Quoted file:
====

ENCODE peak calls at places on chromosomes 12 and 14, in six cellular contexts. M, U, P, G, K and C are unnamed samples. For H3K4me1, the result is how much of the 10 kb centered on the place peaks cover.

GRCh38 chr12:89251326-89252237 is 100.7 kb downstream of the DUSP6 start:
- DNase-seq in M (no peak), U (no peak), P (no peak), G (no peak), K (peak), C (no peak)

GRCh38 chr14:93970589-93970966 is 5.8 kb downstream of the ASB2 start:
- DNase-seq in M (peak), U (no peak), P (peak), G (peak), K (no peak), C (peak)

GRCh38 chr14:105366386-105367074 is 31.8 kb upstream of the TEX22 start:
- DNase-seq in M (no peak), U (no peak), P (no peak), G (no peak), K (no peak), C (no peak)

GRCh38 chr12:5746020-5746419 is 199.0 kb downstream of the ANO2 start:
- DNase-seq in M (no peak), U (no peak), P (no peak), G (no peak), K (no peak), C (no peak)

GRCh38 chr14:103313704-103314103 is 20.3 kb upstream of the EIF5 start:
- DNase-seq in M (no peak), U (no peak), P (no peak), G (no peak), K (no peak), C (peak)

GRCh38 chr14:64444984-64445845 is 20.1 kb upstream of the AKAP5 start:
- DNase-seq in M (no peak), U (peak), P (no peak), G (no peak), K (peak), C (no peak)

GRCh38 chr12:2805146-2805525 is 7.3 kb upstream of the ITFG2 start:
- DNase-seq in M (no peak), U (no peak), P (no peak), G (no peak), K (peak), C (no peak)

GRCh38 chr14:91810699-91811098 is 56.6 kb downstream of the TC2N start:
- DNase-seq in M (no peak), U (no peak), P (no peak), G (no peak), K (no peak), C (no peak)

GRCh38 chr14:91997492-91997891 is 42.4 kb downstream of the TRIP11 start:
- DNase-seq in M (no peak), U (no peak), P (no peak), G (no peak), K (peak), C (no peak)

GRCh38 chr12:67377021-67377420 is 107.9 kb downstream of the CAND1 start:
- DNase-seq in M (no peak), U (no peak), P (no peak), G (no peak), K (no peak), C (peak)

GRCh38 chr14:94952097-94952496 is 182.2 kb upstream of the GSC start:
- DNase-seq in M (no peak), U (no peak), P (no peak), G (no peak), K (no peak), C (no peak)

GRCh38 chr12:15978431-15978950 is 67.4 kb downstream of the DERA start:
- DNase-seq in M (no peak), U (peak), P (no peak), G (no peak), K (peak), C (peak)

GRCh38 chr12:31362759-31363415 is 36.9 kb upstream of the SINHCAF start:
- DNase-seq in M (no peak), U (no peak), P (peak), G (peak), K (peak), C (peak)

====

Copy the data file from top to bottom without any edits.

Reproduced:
ENCODE peak calls at places on chromosomes 12 and 14, in six cellular contexts. M, U, P, G, K and C are unnamed samples. For H3K4me1, the result is how much of the 10 kb centered on the place peaks cover.

GRCh38 chr12:89251326-89252237 is 100.7 kb downstream of the DUSP6 start:
- DNase-seq in M (no peak), U (no peak), P (no peak), G (no peak), K (peak), C (no peak)

GRCh38 chr14:93970589-93970966 is 5.8 kb downstream of the ASB2 start:
- DNase-seq in M (peak), U (no peak), P (peak), G (peak), K (no peak), C (peak)

GRCh38 chr14:105366386-105367074 is 31.8 kb upstream of the TEX22 start:
- DNase-seq in M (no peak), U (no peak), P (no peak), G (no peak), K (no peak), C (no peak)

GRCh38 chr12:5746020-5746419 is 199.0 kb downstream of the ANO2 start:
- DNase-seq in M (no peak), U (no peak), P (no peak), G (no peak), K (no peak), C (no peak)

GRCh38 chr14:103313704-103314103 is 20.3 kb upstream of the EIF5 start:
- DNase-seq in M (no peak), U (no peak), P (no peak), G (no peak), K (no peak), C (peak)

GRCh38 chr14:64444984-64445845 is 20.1 kb upstream of the AKAP5 start:
- DNase-seq in M (no peak), U (peak), P (no peak), G (no peak), K (peak), C (no peak)

GRCh38 chr12:2805146-2805525 is 7.3 kb upstream of the ITFG2 start:
- DNase-seq in M (no peak), U (no peak), P (no peak), G (no peak), K (peak), C (no peak)

GRCh38 chr14:91810699-91811098 is 56.6 kb downstream of the TC2N start:
- DNase-seq in M (no peak), U (no peak), P (no peak), G (no peak), K (no peak), C (no peak)

GRCh38 chr14:91997492-91997891 is 42.4 kb downstream of the TRIP11 start:
- DNase-seq in M (no peak), U (no peak), P (no peak), G (no peak), K (peak), C (no peak)

GRCh38 chr12:67377021-67377420 is 107.9 kb downstream of the CAND1 start:
- DNase-seq in M (no peak), U (no peak), P (no peak), G (no peak), K (no peak), C (peak)

GRCh38 chr14:94952097-94952496 is 182.2 kb upstream of the GSC start:
- DNase-seq in M (no peak), U (no peak), P (no peak), G (no peak), K (no peak), C (no peak)

GRCh38 chr12:15978431-15978950 is 67.4 kb downstream of the DERA start:
- DNase-seq in M (no peak), U (peak), P (no peak), G (no peak), K (peak), C (peak)

GRCh38 chr12:31362759-31363415 is 36.9 kb upstream of the SINHCAF start:
- DNase-seq in M (no peak), U (no peak), P (peak), G (peak), K (peak), C (peak)